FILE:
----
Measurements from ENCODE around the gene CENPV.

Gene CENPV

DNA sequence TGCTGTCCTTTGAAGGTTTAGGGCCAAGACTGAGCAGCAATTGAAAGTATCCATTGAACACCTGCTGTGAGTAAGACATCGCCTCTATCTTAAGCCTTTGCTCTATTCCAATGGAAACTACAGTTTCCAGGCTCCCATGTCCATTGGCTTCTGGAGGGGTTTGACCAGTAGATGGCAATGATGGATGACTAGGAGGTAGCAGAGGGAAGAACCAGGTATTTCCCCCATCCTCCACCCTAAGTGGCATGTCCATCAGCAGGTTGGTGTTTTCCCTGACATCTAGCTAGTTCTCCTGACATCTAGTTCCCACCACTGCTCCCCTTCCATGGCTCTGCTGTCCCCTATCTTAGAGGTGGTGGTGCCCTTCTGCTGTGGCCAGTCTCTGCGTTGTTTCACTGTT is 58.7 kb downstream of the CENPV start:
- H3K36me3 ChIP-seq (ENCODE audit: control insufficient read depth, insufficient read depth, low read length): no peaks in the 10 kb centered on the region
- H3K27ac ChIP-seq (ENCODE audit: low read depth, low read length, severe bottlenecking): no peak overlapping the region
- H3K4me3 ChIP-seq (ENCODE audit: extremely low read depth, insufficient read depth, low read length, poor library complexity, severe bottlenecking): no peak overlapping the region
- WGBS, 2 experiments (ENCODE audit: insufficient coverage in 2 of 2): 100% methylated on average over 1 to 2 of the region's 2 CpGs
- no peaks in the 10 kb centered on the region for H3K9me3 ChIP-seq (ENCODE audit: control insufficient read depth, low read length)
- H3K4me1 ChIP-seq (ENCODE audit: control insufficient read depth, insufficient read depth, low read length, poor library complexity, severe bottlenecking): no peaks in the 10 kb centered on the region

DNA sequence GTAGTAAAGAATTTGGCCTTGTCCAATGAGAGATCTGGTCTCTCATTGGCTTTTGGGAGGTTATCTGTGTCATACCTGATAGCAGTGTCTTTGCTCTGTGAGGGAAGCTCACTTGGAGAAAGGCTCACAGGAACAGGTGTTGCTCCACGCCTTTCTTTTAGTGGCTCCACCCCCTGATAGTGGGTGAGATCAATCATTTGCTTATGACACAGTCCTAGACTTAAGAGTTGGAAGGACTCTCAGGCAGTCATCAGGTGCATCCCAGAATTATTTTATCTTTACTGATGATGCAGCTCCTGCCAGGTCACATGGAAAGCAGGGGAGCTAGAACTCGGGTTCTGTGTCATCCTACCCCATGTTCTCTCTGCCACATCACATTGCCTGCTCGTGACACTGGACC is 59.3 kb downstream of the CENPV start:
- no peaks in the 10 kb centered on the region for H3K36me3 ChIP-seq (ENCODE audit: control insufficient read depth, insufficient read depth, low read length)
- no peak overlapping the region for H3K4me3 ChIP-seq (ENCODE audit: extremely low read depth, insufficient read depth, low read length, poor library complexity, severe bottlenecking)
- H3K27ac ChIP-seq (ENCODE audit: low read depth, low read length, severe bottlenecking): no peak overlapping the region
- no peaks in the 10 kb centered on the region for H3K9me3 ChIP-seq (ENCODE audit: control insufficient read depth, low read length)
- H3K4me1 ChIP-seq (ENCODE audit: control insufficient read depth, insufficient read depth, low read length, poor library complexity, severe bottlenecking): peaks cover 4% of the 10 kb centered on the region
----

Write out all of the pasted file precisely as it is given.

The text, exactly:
Measurements from ENCODE around the gene CENPV.

Gene CENPV

DNA sequence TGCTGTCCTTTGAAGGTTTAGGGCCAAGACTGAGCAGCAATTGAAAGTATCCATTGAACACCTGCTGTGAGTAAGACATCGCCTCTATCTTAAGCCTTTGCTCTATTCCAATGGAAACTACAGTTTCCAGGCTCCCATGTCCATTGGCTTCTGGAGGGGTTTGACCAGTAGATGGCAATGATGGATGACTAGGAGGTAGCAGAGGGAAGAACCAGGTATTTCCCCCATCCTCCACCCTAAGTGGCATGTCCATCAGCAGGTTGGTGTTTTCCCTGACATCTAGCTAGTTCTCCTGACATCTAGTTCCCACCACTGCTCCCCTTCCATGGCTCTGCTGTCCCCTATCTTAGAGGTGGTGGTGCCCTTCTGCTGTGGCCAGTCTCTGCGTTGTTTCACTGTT is 58.7 kb downstream of the CENPV start:
- H3K36me3 ChIP-seq (ENCODE audit: control insufficient read depth, insufficient read depth, low read length): no peaks in the 10 kb centered on the region
- H3K27ac ChIP-seq (ENCODE audit: low read depth, low read length, severe bottlenecking): no peak overlapping the region
- H3K4me3 ChIP-seq (ENCODE audit: extremely low read depth, insufficient read depth, low read length, poor library complexity, severe bottlenecking): no peak overlapping the region
- WGBS, 2 experiments (ENCODE audit: insufficient coverage in 2 of 2): 100% methylated on average over 1 to 2 of the region's 2 CpGs
- no peaks in the 10 kb centered on the region for H3K9me3 ChIP-seq (ENCODE audit: control insufficient read depth, low read length)
- H3K4me1 ChIP-seq (ENCODE audit: control insufficient read depth, insufficient read depth, low read length, poor library complexity, severe bottlenecking): no peaks in the 10 kb centered on the region

DNA sequence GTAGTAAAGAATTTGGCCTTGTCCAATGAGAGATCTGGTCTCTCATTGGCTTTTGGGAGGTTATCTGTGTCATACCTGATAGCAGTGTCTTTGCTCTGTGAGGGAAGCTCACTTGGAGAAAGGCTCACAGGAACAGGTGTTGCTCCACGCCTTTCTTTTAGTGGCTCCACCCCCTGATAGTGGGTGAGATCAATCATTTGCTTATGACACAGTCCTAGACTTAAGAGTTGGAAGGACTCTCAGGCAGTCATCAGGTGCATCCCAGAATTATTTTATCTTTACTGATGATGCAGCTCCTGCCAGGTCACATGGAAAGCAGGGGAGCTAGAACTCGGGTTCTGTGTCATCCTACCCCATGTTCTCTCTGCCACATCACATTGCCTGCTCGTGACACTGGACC is 59.3 kb downstream of the CENPV start:
- no peaks in the 10 kb centered on the region for H3K36me3 ChIP-seq (ENCODE audit: control insufficient read depth, insufficient read depth, low read length)
- no peak overlapping the region for H3K4me3 ChIP-seq (ENCODE audit: extremely low read depth, insufficient read depth, low read length, poor library complexity, severe bottlenecking)
- H3K27ac ChIP-seq (ENCODE audit: low read depth, low read length, severe bottlenecking): no peak overlapping the region
- no peaks in the 10 kb centered on the region for H3K9me3 ChIP-seq (ENCODE audit: control insufficient read depth, low read length)
- H3K4me1 ChIP-seq (ENCODE audit: control insufficient read depth, insufficient read depth, low read length, poor library complexity, severe bottlenecking): peaks cover 4% of the 10 kb centered on the region